This Mexico-U.S. itinerary was not uncommon for Phillips. He made the same flights in October, 1931 in the Timm Collegiate TW NC945Y with one passenger, and in December, 1931 in the Curtiss Robin B NC78E with one passenger identified as a police officer, and, below, on March 8, 1934 in Stinson SM-8A NC215W with three passengers. Phillips was listed as a policeman in the 1931-32 city directory for Monrovia, CA, so it is not surprising he carried a police officer with him in December, 1931. It was not clear if that flight was on behalf of official police business. He was, in fact, a motorcycle patrol officer in Monrovia from about 1930-36.

U.S. Immigration Form, March 8, 1934 (Source: ancestry.com)
U.S. Immigration Form, March 8, 1934 (Source: ancestry.com)

Coincidentally, Phillips was married to Clover Field Register pilot Allen Russell's sister, Alice. They were divorced ca. 1935-36 and Phillips remarried Ethel Elizabeth Hannah May 22, 1936. Their marriage license is below.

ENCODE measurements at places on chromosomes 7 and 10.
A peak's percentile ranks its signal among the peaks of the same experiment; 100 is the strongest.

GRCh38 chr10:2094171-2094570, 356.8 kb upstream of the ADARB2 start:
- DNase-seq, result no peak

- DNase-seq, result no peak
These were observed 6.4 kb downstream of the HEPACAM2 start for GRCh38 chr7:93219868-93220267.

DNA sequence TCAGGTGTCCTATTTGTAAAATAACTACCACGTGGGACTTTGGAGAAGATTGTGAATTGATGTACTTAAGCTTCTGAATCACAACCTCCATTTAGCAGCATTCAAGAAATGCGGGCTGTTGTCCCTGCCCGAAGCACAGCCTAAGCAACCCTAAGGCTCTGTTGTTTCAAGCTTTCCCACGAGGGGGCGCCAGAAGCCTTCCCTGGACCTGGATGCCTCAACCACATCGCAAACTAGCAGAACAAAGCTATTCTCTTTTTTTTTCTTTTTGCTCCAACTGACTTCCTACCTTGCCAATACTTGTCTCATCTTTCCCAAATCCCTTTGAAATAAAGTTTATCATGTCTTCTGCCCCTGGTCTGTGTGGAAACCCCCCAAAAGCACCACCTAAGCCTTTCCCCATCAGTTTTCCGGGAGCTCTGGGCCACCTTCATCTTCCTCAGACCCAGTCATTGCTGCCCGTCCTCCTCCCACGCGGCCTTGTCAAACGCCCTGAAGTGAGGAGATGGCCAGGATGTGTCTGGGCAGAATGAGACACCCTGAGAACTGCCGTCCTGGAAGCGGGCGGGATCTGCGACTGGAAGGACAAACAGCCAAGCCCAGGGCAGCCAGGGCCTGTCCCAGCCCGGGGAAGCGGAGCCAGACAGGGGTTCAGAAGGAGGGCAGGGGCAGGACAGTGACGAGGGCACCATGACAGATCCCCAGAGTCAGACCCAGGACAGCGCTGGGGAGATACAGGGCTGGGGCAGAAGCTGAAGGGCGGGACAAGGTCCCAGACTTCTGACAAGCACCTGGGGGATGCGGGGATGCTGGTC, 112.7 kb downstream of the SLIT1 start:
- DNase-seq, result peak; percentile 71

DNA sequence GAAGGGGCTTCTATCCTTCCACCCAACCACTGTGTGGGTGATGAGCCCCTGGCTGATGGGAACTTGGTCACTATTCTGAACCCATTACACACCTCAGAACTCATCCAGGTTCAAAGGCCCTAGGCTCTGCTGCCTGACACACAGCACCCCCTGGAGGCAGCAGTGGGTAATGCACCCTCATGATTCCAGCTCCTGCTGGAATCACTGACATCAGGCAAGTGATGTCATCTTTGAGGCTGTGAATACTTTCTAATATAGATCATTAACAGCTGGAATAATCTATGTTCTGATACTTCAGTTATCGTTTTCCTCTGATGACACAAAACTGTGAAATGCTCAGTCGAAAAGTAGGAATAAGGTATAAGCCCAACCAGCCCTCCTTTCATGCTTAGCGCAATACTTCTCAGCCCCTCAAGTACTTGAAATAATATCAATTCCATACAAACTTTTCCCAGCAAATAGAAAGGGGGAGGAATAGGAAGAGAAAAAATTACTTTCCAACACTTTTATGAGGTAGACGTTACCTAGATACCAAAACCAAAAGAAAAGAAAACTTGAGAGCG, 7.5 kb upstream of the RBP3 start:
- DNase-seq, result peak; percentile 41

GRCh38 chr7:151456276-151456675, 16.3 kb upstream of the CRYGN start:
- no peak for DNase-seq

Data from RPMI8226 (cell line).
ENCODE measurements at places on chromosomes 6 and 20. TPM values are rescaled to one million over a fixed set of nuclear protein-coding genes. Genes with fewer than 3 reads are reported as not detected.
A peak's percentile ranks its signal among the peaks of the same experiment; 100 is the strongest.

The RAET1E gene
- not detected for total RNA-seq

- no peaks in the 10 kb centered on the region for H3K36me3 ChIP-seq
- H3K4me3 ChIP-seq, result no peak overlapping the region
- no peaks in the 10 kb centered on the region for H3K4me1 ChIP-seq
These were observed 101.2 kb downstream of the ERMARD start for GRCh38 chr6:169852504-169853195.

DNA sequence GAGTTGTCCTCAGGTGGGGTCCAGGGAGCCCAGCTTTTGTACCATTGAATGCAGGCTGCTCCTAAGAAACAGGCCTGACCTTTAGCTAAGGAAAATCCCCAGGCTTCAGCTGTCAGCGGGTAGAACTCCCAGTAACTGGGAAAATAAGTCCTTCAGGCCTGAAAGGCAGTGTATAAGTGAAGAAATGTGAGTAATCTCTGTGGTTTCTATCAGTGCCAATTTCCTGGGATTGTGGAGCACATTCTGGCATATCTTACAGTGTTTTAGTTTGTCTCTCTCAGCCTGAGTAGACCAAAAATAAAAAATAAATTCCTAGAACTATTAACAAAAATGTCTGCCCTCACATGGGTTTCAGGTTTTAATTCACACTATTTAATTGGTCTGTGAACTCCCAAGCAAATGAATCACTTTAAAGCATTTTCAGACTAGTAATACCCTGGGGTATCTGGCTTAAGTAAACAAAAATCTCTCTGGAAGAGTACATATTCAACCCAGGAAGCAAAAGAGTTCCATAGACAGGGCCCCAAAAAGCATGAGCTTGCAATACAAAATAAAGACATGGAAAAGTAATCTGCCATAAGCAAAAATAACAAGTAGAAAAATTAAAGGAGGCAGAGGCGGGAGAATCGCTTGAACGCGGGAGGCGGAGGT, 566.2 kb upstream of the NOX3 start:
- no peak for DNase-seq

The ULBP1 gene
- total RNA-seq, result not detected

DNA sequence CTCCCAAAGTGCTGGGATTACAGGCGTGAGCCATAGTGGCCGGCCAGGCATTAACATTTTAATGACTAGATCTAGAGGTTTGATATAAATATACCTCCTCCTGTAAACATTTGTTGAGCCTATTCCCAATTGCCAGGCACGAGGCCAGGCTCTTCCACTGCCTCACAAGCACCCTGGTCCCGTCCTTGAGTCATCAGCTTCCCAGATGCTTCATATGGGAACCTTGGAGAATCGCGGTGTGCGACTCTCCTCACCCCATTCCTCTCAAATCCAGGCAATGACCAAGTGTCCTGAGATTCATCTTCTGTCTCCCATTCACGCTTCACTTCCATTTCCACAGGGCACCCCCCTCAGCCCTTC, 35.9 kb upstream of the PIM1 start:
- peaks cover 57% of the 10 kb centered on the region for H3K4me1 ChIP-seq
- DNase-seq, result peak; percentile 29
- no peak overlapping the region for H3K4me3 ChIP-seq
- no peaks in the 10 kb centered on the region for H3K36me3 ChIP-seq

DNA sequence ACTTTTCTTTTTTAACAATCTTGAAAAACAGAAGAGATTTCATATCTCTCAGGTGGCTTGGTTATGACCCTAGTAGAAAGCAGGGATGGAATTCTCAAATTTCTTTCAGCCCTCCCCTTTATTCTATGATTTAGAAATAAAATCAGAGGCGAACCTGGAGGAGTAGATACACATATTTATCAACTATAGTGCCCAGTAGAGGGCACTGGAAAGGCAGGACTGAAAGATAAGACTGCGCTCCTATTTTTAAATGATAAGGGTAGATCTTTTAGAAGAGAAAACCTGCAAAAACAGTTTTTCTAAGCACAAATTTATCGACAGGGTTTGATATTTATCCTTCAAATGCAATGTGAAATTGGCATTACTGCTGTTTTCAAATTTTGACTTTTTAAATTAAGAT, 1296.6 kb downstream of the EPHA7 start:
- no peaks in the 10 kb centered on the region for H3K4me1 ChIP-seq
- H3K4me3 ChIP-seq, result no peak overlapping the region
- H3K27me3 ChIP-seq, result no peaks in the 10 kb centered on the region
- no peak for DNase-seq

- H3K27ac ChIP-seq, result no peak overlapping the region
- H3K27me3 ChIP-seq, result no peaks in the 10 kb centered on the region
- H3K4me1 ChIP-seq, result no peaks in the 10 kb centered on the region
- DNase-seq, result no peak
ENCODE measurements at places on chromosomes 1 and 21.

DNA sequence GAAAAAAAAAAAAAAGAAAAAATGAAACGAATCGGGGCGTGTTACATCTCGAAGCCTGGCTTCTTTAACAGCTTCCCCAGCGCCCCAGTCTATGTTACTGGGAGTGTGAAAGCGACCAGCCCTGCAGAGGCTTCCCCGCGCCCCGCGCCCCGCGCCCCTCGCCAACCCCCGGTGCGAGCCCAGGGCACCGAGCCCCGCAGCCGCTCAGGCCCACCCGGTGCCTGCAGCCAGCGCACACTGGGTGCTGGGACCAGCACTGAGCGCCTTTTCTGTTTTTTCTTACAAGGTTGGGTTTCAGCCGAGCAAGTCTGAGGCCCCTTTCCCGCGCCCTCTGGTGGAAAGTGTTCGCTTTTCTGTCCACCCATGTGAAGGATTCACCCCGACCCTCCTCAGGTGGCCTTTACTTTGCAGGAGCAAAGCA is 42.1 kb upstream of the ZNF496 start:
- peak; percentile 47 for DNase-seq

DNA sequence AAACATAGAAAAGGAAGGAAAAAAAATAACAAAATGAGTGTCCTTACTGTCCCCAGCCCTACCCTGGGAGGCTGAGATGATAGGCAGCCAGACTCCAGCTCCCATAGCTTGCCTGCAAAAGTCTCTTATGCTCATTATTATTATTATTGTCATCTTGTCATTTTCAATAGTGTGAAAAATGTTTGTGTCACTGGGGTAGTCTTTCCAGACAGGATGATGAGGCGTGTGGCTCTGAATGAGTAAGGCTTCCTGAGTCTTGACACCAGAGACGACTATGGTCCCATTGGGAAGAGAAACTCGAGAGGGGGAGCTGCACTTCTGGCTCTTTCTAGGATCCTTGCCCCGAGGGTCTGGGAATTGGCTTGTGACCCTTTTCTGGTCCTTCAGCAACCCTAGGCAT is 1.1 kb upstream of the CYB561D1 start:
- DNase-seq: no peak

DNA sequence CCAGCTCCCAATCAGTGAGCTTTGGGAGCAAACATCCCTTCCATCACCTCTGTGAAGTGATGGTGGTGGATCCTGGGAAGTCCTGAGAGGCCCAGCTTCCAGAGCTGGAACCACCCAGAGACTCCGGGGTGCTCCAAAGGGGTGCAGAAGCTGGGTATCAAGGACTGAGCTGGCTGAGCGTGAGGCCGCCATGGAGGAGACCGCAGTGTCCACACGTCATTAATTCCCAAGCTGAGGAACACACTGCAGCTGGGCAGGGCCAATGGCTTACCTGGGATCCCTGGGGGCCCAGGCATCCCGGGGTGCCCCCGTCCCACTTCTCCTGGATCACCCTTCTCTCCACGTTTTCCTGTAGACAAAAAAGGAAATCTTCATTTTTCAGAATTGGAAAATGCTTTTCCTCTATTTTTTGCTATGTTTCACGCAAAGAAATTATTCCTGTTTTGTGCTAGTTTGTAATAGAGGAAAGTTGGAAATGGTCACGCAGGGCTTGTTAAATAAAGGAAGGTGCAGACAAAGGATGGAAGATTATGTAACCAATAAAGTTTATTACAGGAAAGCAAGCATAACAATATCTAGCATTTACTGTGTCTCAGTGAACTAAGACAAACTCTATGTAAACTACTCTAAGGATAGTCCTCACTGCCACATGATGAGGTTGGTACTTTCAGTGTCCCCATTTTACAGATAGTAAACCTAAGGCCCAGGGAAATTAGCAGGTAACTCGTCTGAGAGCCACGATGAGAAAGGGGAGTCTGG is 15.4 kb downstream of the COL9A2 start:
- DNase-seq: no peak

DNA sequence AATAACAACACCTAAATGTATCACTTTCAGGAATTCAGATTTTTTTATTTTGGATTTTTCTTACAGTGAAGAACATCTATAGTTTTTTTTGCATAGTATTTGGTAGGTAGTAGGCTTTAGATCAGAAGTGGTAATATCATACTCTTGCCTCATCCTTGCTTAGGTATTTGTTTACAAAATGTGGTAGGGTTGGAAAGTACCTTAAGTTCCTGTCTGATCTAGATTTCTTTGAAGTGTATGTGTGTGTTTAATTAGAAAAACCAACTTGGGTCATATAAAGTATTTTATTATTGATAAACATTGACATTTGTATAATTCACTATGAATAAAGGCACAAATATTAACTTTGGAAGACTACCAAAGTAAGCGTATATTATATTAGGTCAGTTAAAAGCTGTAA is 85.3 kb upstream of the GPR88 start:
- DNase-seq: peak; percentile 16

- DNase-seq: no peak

Phillips-Hannah Marriage License, May 22, 1936 (Source: Russell Family)
Phillips-Hannah Marriage License, May 22, 1936 (Source: Russell Family)

 

Rockford Morning Star (IL), February 25, 1938 (Source: Russell Family)
Rockford Morning Star (IL), February 25, 1938 (Source: Russell Family)

 

 

About 1936, Phillips took a job as company pilot for the William Randolph Hearst family of publications. As mentioned above, Phillips was the brother-in-law of Allen Russell, who brought NC14250 to Clover Field on June 2, 1935. Russell had worked for Hearst for a number of years, and it's a good guess that he was instrumental in getting Phillips his job with Hearst in 1936. See further details of Phillips' relationship with the Russell family at the links for Russell and for NC14250.